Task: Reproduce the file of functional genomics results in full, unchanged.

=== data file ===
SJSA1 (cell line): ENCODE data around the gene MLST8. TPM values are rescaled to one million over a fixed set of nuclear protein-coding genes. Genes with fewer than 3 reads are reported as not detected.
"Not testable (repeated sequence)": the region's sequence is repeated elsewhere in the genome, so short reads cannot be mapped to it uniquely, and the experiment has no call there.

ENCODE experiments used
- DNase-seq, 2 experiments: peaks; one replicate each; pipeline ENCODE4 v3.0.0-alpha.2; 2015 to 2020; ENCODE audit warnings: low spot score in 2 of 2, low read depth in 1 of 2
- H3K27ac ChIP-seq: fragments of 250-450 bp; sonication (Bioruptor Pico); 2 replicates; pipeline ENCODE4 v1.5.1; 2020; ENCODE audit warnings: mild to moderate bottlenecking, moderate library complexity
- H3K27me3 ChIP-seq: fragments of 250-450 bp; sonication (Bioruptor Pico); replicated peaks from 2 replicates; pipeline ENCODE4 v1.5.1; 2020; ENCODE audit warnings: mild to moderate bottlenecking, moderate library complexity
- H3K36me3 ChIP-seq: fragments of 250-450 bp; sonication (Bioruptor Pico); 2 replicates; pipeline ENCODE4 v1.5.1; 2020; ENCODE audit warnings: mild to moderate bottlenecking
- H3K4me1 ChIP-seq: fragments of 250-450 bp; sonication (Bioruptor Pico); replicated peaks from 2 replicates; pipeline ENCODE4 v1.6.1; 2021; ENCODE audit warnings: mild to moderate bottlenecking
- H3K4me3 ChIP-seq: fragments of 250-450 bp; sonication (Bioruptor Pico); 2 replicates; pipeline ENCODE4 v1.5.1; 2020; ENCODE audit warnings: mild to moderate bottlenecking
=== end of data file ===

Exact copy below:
SJSA1 (cell line): ENCODE data around the gene MLST8. TPM values are rescaled to one million over a fixed set of nuclear protein-coding genes. Genes with fewer than 3 reads are reported as not detected.
"Not testable (repeated sequence)": the region's sequence is repeated elsewhere in the genome, so short reads cannot be mapped to it uniquely, and the experiment has no call there.

ENCODE experiments used
- DNase-seq, 2 experiments: peaks; one replicate each; pipeline ENCODE4 v3.0.0-alpha.2; 2015 to 2020; ENCODE audit warnings: low spot score in 2 of 2, low read depth in 1 of 2
- H3K27ac ChIP-seq: fragments of 250-450 bp; sonication (Bioruptor Pico); 2 replicates; pipeline ENCODE4 v1.5.1; 2020; ENCODE audit warnings: mild to moderate bottlenecking, moderate library complexity
- H3K27me3 ChIP-seq: fragments of 250-450 bp; sonication (Bioruptor Pico); replicated peaks from 2 replicates; pipeline ENCODE4 v1.5.1; 2020; ENCODE audit warnings: mild to moderate bottlenecking, moderate library complexity
- H3K36me3 ChIP-seq: fragments of 250-450 bp; sonication (Bioruptor Pico); 2 replicates; pipeline ENCODE4 v1.5.1; 2020; ENCODE audit warnings: mild to moderate bottlenecking
- H3K4me1 ChIP-seq: fragments of 250-450 bp; sonication (Bioruptor Pico); replicated peaks from 2 replicates; pipeline ENCODE4 v1.6.1; 2021; ENCODE audit warnings: mild to moderate bottlenecking
- H3K4me3 ChIP-seq: fragments of 250-450 bp; sonication (Bioruptor Pico); 2 replicates; pipeline ENCODE4 v1.5.1; 2020; ENCODE audit warnings: mild to moderate bottlenecking